The best lullabies according to science: from the classics to One, by U2


“Sleep kid, sleep now, the coconut is coming and it will take you,” says the lyrics of a traditional lullaby. The funny thing is that despite the frightening message, this lullaby succeeds its purpose. This is: that the babies fall asleep quickly and fall into the arms of Morpheus. The key does not lie in the lyrics, but in the music. In fact, a study by Harvard University (USA) published in the scientific journal Current Biology He brought out that human beings are capable of distinguishing a song made to dance from a lullaby in any language and from any culture in the world; including some quite remote and isolated, such as the lullabies of the Peruvian Quechuas or the Ainus, an indigenous ethnic group settled mainly on the Japanese island of Hokkaido.

But what do children’s lullabies have in common that we are so good at differentiating them? Is the question asked at Cuckooland, a British children’s furniture company. Neither short nor lazy, they had a team of researchers analyze ten classic children’s lullabies, including the popular lullaby of Brahms or Estrellita, where are you? And they came to the conclusion that there was a common formula: they were all around ninety-one beats per minute, usually composed in the key of C, and written in a four-by-four rhythm.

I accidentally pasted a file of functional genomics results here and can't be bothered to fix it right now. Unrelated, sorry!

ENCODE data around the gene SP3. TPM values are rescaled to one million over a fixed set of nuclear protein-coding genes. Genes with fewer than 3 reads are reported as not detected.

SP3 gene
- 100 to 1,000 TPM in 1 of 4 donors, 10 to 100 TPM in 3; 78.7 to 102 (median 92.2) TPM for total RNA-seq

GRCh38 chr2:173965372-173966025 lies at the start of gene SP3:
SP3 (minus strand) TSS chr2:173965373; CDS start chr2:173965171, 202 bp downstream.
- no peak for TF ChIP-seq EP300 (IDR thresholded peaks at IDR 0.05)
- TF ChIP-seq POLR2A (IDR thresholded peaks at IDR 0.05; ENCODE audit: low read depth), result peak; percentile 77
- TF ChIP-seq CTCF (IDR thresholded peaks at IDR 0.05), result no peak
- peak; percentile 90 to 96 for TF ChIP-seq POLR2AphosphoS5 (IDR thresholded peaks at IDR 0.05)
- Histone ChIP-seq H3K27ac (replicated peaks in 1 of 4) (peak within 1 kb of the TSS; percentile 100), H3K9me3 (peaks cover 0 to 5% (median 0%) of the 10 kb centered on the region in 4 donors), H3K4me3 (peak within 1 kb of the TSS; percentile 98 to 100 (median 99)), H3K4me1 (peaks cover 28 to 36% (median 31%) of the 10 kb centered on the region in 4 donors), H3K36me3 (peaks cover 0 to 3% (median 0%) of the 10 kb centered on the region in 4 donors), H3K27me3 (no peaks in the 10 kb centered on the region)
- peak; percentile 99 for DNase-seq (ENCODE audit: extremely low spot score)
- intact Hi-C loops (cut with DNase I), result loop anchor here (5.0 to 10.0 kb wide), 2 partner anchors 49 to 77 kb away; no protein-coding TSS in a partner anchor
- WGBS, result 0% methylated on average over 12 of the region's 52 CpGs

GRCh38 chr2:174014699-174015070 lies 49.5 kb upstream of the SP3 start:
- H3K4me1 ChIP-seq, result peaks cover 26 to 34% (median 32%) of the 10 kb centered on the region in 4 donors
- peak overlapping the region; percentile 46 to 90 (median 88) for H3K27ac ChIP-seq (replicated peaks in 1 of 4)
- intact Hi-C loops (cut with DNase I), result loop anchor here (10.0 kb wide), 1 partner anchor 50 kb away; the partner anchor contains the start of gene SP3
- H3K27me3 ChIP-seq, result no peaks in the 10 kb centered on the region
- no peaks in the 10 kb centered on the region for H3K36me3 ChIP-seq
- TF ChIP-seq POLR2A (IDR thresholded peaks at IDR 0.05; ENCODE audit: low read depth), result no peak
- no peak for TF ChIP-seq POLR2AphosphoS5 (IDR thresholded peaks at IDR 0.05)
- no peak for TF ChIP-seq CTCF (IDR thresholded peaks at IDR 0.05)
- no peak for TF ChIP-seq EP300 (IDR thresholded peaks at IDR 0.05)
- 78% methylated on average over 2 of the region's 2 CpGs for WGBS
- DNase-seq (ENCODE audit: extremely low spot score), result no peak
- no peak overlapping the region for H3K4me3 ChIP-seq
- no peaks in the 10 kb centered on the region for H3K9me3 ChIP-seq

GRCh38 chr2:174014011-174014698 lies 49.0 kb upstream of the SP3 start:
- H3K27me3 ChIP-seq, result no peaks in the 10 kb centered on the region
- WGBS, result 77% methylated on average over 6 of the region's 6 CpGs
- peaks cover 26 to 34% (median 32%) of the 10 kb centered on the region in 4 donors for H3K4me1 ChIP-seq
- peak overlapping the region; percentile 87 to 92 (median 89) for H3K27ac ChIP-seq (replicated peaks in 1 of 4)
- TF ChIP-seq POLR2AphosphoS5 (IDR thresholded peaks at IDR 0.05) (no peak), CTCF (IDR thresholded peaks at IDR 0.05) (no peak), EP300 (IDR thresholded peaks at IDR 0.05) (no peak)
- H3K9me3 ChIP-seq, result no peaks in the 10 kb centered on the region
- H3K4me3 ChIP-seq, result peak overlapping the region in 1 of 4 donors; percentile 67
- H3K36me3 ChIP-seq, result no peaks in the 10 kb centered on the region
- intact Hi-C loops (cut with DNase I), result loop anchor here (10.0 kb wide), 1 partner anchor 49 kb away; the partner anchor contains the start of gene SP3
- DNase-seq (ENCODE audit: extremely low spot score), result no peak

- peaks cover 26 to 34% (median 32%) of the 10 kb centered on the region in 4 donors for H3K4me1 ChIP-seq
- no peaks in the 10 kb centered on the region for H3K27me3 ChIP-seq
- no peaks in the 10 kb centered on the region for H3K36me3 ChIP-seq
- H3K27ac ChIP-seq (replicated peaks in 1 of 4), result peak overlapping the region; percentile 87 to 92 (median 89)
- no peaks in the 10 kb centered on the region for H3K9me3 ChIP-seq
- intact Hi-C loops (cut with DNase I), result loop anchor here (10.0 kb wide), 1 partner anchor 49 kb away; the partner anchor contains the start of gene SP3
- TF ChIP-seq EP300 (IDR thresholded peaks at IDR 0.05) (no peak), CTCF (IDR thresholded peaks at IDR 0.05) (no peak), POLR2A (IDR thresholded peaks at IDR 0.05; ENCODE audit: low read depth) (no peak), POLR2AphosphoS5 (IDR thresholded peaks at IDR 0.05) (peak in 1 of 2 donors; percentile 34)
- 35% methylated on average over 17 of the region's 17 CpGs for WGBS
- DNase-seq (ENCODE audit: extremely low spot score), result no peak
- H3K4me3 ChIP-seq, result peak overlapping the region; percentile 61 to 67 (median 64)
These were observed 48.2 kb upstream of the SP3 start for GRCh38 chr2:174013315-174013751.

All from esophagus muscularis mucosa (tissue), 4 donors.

“The function of a lullaby is none other than to calm a baby and help him sleep, so a slow tempo, a simple rhythmic pattern and a simple melody, easy to memorize and sing, with repetitive phrases and verses, was to be expected. ”, Annaliese Grimaud, a researcher at the Music & Science Lab at the University of Durham (England), analyzed the study.

Then it occurred to the Cuckooland researchers that they could go a little further and find out if there were modern songs that met these canons. Sifting through the Spotify charts, they came to the conclusion that among the ones that best fit the “lullaby formula” are Only human by Jonas Brothers, Someone you loved by Lewis Capaldi, and You need to calm down. by Taylor Swift. Even one from Sean Paul and DJ David Guetta, Mad love. Who was going to tell the popular DJ! What left them absolutely stunned is that there was one that had all the characteristics of the ideal lullaby. Namely: One, from the Irish rock band U2. An interesting alternative to the classics to sleep the suckers.

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